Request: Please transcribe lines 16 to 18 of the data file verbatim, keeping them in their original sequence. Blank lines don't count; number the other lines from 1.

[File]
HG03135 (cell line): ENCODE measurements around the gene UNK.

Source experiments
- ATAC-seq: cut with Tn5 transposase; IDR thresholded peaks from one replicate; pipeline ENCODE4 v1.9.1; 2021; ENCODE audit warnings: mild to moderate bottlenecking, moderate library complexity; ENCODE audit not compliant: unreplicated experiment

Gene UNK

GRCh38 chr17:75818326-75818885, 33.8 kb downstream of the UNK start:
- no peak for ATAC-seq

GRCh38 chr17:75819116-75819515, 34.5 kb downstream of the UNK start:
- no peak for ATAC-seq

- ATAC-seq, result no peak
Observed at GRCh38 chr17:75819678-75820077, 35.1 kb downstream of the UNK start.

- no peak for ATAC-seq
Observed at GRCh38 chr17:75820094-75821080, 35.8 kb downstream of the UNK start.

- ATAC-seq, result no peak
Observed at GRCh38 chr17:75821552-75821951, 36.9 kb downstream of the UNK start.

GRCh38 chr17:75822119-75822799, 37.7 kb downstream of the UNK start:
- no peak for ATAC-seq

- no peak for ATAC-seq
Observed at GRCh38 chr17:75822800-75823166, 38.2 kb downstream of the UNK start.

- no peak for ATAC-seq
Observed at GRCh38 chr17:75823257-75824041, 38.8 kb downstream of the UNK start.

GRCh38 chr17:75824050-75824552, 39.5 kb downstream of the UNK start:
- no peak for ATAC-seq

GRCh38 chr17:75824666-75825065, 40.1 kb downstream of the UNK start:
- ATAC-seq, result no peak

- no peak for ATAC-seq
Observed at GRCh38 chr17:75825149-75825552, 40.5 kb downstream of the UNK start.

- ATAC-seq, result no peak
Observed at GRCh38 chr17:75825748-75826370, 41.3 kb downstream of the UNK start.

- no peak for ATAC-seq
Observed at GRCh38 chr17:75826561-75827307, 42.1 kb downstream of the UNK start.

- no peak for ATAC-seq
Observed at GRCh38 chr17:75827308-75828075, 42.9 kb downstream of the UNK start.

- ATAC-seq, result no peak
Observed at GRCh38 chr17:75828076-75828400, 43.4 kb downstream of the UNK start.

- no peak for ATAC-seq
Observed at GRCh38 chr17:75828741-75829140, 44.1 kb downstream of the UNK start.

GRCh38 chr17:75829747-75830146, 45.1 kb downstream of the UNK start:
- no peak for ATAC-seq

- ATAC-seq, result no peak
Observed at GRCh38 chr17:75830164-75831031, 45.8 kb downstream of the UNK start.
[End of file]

- no peak for ATAC-seq

- no peak for ATAC-seq
Observed at GRCh38 chr17:75822800-75823166, 38.2 kb downstream of the UNK start.